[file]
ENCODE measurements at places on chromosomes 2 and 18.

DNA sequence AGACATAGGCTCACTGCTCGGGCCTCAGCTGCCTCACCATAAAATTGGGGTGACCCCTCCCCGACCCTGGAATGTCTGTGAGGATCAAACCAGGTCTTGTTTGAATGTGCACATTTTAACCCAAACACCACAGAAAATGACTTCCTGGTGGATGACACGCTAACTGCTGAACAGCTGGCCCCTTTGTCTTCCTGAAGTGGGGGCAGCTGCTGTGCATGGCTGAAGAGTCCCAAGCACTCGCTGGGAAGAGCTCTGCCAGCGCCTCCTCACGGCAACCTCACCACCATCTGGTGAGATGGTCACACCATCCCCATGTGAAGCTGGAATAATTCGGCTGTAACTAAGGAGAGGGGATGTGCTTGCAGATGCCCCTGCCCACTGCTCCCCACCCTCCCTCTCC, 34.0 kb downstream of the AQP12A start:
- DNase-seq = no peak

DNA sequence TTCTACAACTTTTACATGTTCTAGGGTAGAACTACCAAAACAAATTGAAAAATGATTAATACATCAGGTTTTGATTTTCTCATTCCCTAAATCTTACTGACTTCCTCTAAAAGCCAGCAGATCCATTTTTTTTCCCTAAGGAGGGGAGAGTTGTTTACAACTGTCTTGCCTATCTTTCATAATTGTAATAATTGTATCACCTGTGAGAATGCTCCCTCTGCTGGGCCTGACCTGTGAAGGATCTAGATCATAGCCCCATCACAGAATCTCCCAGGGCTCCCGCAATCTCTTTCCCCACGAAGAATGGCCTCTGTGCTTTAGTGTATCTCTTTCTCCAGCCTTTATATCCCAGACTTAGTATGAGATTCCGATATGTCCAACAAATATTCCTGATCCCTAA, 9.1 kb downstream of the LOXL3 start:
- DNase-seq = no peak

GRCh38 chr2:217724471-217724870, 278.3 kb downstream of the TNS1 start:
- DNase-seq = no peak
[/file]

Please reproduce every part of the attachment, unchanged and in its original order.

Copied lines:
ENCODE measurements at places on chromosomes 2 and 18.

DNA sequence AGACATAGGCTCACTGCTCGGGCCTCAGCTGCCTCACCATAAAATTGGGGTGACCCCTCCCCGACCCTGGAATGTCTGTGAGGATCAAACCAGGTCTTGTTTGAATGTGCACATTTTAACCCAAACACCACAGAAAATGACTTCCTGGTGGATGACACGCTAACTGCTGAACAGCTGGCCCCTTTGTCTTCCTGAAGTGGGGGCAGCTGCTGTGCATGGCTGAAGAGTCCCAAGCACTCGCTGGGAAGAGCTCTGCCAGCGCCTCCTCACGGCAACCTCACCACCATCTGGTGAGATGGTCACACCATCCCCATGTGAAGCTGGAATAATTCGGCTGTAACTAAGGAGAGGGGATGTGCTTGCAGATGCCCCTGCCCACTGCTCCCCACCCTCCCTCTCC, 34.0 kb downstream of the AQP12A start:
- DNase-seq = no peak

DNA sequence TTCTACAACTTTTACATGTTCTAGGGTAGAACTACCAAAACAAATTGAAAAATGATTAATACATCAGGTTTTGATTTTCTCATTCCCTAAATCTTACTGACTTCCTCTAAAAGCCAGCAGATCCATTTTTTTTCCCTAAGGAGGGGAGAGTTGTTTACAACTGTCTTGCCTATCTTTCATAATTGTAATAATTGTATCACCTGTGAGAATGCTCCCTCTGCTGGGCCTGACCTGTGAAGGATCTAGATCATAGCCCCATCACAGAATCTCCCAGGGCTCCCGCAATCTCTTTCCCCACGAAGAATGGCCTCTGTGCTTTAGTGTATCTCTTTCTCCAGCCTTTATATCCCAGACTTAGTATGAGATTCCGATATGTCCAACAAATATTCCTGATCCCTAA, 9.1 kb downstream of the LOXL3 start:
- DNase-seq = no peak

GRCh38 chr2:217724471-217724870, 278.3 kb downstream of the TNS1 start:
- DNase-seq = no peak